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Walking in Elizabeth Taylor’s footsteps was a piece of cake

When Chris and I got back to Hollywood, returning home from New York working for Tony Martin at the Copacabana, I found a mess at my place and in my marriage with Mark.

Mark and I rented a darling little guest house behind a nice home across the street from Bob Hope in Toluca Lake, but nobody was there and the place was empty. I knocked on the landlady’s door. She said, “I’m sorry, Betty, but I had to ask Mark to move. He had drunken parties, sometimes all night, lots of noise and loud music and odd people. Here’s his phone number. I think he just moved down the street.”

I called Mark, he came to get me, took me “home” to a new apartment he had rented, and it was just down the street. We had a loving reunion, but the next day, having coffee with Chris, she pointed out the truth, that I was just treading water and ignoring the fact that I did need to leave Mark and get a divorce unless I wanted to spend the rest of my life with a gay man. What if we had children? What then? I wanted children.

When the smoke cleared, I did leave Mark and moved in with Chris. She had a three-bedroom home in Burbank. I took our car and left all our furniture, including our baby grand piano, and household effects, with Mark. My reasoning was that Mark could walk to work whereas I needed a car to find work and then get there.

I’d been at Chris’ home a week or so when a commotion woke me up in the middle of the night. It was Chris arriving home from working all day, and evidently then going out partying with Brian Keith. She introduced me to Brian, a tall, blond, beautiful actor. They were both a little high. I made myself scarce, and they secluded themselves in Chris’s huge master bedroom. Chris had already called around to scout out jobs and learn what was going on in the movie/dance world. She was already working as an extra on “The Westerner,” a series at Universal starring Brian and directed by Sam Peckinpah.

A week or so later, Chris told me she was now dating the director, Sam, who was divorced, instead of the star, Brian, who was married. I was getting a pretty good education in how to be a Hollywood, er, starlet.

One morning I answered the phone, told the caller Chris was working and not home. The caller said, “Too bad. I was calling with a job offer. Are you by any chance a dancer, too? Maybe you could fill the call. It’s a ‘folly’ sound job, doing footsteps.” I got the call specifics and went in to 20th Century Fox the next morning to work.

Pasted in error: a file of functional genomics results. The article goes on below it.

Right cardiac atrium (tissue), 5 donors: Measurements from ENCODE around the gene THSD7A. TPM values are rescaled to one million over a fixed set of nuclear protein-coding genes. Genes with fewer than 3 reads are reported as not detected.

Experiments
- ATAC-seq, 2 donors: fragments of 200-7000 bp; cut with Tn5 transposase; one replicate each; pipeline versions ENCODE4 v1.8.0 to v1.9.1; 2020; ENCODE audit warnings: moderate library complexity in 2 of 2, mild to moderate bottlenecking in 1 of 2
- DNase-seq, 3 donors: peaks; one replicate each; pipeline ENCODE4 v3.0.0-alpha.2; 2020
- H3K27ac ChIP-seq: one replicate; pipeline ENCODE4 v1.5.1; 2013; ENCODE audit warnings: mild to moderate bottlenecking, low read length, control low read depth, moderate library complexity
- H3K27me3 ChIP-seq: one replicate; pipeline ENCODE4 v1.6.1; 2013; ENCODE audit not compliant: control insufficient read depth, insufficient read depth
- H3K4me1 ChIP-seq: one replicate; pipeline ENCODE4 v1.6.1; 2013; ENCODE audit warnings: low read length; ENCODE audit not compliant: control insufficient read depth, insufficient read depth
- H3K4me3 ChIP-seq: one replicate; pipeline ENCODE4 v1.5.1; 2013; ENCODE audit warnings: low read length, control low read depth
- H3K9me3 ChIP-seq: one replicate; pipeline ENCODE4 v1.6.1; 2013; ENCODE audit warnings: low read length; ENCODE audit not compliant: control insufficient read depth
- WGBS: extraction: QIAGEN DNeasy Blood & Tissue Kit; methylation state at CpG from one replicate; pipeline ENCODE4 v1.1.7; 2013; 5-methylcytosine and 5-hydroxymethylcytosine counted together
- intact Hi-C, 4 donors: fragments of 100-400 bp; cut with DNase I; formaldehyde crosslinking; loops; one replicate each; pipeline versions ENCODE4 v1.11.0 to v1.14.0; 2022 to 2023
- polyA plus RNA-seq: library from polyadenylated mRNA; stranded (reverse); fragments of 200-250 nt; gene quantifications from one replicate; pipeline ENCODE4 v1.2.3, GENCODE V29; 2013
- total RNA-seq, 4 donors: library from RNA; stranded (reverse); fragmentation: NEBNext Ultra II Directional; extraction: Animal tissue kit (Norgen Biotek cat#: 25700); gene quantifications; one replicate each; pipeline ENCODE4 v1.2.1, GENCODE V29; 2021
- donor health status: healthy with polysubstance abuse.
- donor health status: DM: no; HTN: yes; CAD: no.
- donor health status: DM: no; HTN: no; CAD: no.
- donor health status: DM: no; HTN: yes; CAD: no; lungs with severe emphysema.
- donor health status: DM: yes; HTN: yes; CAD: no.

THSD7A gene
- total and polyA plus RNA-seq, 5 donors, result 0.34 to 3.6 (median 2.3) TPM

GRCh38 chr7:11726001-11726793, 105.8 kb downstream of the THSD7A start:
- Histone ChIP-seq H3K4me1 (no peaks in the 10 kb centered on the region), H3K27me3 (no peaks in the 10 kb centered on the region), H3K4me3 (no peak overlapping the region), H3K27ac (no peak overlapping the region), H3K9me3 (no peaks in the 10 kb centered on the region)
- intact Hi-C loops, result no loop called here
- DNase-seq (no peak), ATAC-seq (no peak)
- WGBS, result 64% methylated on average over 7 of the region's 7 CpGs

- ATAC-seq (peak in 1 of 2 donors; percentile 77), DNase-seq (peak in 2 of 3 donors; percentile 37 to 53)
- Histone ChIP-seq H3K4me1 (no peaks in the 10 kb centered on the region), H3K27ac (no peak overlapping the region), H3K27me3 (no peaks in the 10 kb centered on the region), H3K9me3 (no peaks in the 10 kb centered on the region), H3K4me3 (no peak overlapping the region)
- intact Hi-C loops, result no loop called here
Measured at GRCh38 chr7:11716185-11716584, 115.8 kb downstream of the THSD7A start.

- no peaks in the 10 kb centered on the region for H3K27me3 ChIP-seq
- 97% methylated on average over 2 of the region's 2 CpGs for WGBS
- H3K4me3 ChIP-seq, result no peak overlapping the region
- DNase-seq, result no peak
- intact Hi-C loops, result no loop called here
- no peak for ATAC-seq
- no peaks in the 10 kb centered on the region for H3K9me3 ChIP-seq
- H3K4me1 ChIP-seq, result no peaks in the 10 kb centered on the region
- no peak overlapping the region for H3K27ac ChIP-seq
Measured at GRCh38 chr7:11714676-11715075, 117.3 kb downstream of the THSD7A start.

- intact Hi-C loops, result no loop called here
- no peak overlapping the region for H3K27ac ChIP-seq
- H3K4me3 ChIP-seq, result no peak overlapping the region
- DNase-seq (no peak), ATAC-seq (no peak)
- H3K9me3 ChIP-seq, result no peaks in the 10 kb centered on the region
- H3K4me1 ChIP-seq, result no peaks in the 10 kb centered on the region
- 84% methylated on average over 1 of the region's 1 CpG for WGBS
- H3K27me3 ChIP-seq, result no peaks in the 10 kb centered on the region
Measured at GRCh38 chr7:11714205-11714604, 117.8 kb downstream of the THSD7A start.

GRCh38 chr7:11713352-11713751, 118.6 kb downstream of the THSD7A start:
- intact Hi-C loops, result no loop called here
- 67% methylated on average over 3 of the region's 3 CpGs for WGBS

The job turned out to be replacing Elizabeth Taylor’s footsteps on “Cleopatra.” I couldn’t believe it. What luck! The sound engineers explained to me that the “marble” floors of the temple were not real but were actually painted wooden floors and that Miss Taylor was a little heavy-footed, as anybody would be on plywood, making a terrible noise on the soundtrack. They were going to erase that part of the track, and I was to memorize the foot pattern of the scenes and replace the footsteps so the sound would be normal.

They had a full-size screen set up in the studio and showed me the scene. A simple job for a dancer, a piece of cake. I put on the earphones, and we did “take one.”

The engineer said, “Betty, did you bring tights to work in? I need you to put them on. I can hear the fabric of your slacks moving.” Well, a dancer always has tights and leotards around. I did indeed have a pair out in my car, retrieved them, and went back to work.

I thought it was great fun and happily worked three days on that soundtrack. The really interesting part was when Cleopatra arrived in Rome. She exited the ship down a 12-foot stairway to the ground with her baby toddler. At the bottom of the stairs, there were 2 feet of grass, 2 feet of rock, then a wooden sidewalk. The stagehands recreated all that for me in the studio, and I put the sounds in. Just for fun, we added the baby’s steps, knowing no one would know the difference, as they were so soft. But we would know! How’s that for professionalism?

I got a great paycheck.

I can’t believe Elizabeth Taylor is gone. She was the epitome of a star, and there is no one to replace her.

Betty Bunch is a former dancer. Today, she works with the national Elderhostel Association. Contact her at bettybunch100@gmail.com.

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